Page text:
A profusion of phone apps promise to get us moving, whether with cute badges, colorful feedback graphs, or mutual support from other would-be exercisers. But can phone apps actually change people’s behavior? And if so, which ones work best?
In thinking about such questions, a team of researchers at Stanford realized that most motivational apps poorly exploit what is known about behavioral sciences. So the team — led by Abby King, PhD, professor of medicine and of health research and policy — custom built three phone apps based on different spheres of behavioral science, each designed to motivate participants to exercise more.
The researchers then assigned 95 participants, all who were older than 44 years older, were sedentary and had never used a smart phone before, to use one of the three apps or a control dieting app for eight weeks. After measuring participants’ activity with an accelerometer, King and her colleagues found that a “social” app, which allowed users to compare themselves with others, promoted social support for behavior change, and displayed avatars that modeled good behavior, bested the “analytic” app, which emphasized self monitoring, and the “affect” app, which emphasized attachment, nurturance and play.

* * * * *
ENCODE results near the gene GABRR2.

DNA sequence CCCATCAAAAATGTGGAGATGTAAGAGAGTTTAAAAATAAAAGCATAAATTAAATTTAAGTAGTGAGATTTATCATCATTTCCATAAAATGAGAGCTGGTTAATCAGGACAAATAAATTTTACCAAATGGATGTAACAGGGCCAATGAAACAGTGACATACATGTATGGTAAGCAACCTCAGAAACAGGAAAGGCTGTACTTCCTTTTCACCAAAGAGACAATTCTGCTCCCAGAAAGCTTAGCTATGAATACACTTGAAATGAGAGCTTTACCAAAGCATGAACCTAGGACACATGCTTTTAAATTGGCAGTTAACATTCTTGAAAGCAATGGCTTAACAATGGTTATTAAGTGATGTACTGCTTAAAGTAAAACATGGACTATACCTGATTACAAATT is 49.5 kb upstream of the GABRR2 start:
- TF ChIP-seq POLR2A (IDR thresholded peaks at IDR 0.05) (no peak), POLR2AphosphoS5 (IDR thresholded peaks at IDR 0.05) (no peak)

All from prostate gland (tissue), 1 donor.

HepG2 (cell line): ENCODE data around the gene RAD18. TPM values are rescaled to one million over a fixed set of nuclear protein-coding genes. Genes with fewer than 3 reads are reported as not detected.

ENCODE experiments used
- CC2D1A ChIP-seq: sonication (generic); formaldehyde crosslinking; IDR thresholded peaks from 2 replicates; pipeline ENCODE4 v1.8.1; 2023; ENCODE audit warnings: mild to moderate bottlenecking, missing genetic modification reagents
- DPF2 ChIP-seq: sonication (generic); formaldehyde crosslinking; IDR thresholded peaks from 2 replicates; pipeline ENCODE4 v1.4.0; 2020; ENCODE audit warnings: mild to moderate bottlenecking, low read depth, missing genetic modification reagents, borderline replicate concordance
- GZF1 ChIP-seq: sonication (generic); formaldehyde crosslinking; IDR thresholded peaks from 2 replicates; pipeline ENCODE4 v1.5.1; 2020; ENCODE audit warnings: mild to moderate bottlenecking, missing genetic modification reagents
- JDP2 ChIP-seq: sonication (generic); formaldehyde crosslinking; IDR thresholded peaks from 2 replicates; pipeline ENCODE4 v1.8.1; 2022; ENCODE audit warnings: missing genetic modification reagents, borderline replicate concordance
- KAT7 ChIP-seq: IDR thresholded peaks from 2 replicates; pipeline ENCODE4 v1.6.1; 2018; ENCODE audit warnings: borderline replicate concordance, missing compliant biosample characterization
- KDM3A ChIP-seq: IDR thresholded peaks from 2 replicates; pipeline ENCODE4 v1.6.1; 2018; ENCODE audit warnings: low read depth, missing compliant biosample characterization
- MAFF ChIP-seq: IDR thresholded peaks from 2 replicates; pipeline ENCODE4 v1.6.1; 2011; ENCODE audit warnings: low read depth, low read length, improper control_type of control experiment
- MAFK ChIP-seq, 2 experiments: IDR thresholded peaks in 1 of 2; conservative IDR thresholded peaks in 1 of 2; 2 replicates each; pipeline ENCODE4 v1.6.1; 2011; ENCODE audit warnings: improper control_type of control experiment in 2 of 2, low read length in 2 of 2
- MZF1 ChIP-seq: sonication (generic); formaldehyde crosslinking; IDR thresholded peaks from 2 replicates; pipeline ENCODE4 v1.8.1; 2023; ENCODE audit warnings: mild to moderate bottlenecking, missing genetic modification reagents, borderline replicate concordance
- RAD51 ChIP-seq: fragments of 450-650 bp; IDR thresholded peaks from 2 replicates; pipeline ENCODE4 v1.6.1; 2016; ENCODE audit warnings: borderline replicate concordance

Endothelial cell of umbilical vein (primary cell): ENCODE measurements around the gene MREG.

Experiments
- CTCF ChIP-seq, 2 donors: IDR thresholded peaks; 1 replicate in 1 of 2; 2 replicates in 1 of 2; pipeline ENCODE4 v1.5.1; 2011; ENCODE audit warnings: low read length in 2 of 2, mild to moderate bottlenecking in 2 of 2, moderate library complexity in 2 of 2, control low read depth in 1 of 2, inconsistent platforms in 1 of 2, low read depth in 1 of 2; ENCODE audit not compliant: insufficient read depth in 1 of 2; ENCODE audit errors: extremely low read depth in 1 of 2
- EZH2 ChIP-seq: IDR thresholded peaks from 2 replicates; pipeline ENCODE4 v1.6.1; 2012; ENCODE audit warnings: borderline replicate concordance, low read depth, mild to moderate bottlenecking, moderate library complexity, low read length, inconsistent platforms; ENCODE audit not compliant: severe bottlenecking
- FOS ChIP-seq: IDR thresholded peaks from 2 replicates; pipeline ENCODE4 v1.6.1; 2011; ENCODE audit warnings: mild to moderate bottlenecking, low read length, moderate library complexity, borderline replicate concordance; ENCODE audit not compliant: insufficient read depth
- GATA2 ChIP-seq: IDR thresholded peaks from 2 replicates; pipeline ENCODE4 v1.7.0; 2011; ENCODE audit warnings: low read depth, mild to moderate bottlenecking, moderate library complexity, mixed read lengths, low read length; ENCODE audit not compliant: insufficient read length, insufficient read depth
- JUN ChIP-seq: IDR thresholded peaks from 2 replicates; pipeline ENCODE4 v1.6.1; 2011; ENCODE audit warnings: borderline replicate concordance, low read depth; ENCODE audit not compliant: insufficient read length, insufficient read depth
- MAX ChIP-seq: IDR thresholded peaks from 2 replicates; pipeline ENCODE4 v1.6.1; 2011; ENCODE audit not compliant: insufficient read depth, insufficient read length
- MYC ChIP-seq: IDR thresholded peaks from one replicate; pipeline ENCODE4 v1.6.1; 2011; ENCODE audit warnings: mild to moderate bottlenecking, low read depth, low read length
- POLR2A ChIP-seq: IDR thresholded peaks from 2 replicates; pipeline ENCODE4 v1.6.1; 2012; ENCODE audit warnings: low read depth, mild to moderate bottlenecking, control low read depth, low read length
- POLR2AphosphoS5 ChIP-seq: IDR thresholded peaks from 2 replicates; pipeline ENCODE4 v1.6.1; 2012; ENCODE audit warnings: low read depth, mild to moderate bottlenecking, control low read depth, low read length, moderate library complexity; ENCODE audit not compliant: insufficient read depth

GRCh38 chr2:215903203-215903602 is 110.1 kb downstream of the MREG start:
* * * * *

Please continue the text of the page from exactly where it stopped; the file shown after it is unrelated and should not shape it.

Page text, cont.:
Compared to the people who used the analytic and affect apps, the social app users showed the greatest gains in weekly physical activity and the greatest reductions in sedentary behavior.
The research has limitations — it had a small sample size and a short study period — but it sets the stage for further exploration into whether different groups of people will benefit more from specific kinds of exercise apps.
The study appears today in PLoS ONE.
Previously: Can a food-tracking app help promote healthy eating habits?, Help from a virtual friend goes a long way in boosting older adults’ physical activity, What type of smartphone apps are effective for promoting healthy habits among older adults? and Eat a carrot and exercise or your iBird dies
Photo by Alexandra E Rust